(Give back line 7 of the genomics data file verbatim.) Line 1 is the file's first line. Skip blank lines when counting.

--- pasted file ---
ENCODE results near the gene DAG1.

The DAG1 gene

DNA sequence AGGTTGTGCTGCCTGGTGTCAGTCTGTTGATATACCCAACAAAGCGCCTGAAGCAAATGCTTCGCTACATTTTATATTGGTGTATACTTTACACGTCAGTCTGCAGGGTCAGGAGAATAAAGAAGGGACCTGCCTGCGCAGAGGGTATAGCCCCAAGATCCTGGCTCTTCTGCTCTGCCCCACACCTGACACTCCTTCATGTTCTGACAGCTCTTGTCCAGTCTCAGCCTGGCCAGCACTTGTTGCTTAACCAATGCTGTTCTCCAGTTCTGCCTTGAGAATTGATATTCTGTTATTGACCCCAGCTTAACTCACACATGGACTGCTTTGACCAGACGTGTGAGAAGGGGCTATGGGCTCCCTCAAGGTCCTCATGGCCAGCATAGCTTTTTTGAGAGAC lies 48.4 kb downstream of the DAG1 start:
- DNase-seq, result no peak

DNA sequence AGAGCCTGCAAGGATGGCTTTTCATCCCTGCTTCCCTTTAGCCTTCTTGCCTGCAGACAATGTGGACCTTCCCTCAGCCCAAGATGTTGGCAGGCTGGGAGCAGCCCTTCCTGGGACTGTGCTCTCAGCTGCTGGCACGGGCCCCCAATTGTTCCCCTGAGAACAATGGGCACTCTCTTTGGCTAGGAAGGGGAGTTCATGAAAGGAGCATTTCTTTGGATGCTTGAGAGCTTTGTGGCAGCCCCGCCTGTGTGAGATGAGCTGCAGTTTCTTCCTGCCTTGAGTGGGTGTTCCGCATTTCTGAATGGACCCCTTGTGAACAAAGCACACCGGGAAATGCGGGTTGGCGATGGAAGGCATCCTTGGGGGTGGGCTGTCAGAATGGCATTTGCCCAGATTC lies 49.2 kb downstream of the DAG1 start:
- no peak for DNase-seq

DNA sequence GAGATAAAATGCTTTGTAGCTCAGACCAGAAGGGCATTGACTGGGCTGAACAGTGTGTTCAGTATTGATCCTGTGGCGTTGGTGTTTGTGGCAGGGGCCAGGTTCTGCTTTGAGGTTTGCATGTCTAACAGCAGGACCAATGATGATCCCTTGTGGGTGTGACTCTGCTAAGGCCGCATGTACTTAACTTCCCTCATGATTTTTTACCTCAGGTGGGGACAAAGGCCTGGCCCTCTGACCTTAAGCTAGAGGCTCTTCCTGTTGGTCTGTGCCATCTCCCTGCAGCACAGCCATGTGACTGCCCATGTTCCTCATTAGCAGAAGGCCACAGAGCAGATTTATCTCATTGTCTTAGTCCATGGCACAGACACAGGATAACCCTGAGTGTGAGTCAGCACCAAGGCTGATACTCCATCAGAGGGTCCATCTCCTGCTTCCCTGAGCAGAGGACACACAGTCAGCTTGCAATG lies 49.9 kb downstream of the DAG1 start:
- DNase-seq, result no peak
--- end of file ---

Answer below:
DNA sequence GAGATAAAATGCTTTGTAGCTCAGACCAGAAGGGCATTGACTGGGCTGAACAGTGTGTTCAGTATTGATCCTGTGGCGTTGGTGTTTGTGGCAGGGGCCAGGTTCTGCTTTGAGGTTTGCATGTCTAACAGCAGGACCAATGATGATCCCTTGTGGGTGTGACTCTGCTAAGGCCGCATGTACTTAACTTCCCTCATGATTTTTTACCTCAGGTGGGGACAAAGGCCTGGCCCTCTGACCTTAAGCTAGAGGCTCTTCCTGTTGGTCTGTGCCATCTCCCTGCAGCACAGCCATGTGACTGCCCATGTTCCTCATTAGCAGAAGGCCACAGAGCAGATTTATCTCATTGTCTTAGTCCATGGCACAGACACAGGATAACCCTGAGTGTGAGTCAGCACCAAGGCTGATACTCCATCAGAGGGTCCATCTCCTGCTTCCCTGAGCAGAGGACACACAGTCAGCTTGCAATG lies 49.9 kb downstream of the DAG1 start: